FIG. 27 is a block diagram of the test system of FIG. 15 modified for use with the modified tester of FIG. 21 and the modified test circuits of FIGS. 23, 24, 25A and 25B;

FIG. 28 is a block diagram of the parallel scan testing of dies of FIG. 27;

FIG. 29 is a block diagram of parallel scan testing of integrated circuits according to the arrangement of FIG. 27; and

FIG. 30 is a block diagram of the test circuit of FIG. 23 modified for testing multiple embedded IP cores.

DETAILED DESCRIPTION

Adapting Testers

FIG. 4 illustrates a tester 401 adapted according to the present disclosure. Tester 401 is similar to tester 105 in that it includes a controller 402 similar to controller 106, stimulus circuitry 403 similar to stimulus circuitry 108, and response circuitry 404. Controller 402 is connected to stimulus 403 and response 404 circuitry via interfaces 414 and 415 respectively. Response circuitry 404 includes the previously described response circuitry section 107 and a new response circuitry section 405. Response circuitry 405 is the previously mentioned adaptation of the tester to support the new response signaling technique for testing multiple die according the present disclosure.

Response circuitry 405 comprises an enable, mask, and expected data memory 406, and mask (M) and expected (E) data encoding circuitry 407. Memory 406 outputs a mask (MSK) data bus 410, expected (EXP) data bus 409, and an enable (ENA) bus 408 to encoding circuitry 407. Encoding circuitry 407 outputs an encoded response bus 411. The encoded response bus 411 of response circuitry 405 differs from the response bus 110 of response circuitry 107 in that the encoded response bus 411 is an output bus and the response bus 110 is an input bus. Both response busses 411 and 110 reside on the input/output bus 413 to response circuitry 404. The role of response bus 110 of circuit 107 is reduced when using tester 401 to test multiple die according to the present disclosure, as will be described later. Memory 406 of response circuitry 405 is accessed by the controller 402 via interface 415 to load data into memory 406 prior to testing, and to operate the memory 406 to output mask, expected, and enable data to encoding circuitry 407 during test.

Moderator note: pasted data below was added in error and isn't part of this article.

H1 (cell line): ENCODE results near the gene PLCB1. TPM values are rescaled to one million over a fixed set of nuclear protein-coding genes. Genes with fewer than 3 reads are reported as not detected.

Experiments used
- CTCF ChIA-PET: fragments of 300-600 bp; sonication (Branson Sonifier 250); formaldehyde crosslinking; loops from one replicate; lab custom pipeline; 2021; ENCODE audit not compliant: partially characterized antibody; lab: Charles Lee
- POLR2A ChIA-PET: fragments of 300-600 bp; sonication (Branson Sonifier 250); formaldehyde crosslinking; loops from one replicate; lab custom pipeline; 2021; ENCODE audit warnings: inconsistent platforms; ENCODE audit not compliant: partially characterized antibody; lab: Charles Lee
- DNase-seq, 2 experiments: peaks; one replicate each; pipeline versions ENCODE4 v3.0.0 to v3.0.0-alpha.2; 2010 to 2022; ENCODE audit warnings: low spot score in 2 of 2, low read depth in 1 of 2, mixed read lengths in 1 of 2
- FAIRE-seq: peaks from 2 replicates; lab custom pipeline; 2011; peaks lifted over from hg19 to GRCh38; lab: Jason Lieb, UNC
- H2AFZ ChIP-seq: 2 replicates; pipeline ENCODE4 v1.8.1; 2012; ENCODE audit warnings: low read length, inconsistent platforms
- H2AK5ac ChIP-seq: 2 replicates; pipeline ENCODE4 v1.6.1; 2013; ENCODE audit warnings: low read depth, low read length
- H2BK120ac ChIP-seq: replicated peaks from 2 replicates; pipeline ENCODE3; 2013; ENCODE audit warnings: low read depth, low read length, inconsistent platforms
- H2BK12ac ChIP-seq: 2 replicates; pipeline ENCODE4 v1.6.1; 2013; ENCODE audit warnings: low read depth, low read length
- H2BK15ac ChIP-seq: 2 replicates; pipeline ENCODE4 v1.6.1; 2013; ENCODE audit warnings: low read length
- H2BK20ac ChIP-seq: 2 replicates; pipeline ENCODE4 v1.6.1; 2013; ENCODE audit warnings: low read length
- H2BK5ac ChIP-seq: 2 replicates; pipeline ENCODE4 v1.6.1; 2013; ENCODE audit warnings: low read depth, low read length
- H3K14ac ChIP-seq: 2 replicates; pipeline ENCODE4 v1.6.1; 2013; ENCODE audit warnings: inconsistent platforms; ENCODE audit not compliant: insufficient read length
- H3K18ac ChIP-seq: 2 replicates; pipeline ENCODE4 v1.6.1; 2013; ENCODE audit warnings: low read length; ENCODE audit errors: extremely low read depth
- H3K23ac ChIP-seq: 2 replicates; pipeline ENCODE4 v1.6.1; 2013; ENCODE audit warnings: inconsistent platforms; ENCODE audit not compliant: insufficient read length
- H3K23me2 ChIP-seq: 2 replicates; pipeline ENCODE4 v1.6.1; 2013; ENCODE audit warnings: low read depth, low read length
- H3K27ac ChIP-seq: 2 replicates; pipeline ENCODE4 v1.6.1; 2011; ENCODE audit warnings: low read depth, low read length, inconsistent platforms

FIG. 5A illustrates an example of one of a plurality of mask and expected data encoding circuits 501 existing within the mask and expected data circuit 407. Circuit 501 receives a mask data signal 512 from bus 410, an expected data signal 513 from bus 409, and an enable signal 514 from bus 408, and outputs an encoded response signal 511 on bus 411. The mask 512 and expected 513 data signals are input to decoder 501. Decoder 501 decodes the mask and expected signal inputs and outputs control signals 506-508 to the control input terminal of switches, for example transistors, 503-505. One contact terminal of switch 503 is connected to a ground reference voltage (Gnd) and the other terminal contact is connected to the input 509 of voltage follower amplifier 510. One contact terminal of switch 504 is connected to a positive reference voltage (Vdd) and the other terminal contact is connected to the input 509 of voltage follower amplifier 510. One contact terminal of switch 505 is connected to a mid-point reference voltage between Vdd and Gnd (½Vdd) and the other terminal contact is connected to the input 509 of voltage follower amplifier 510. Amplifier 510 receives the enable input 514 to enable or disable its output.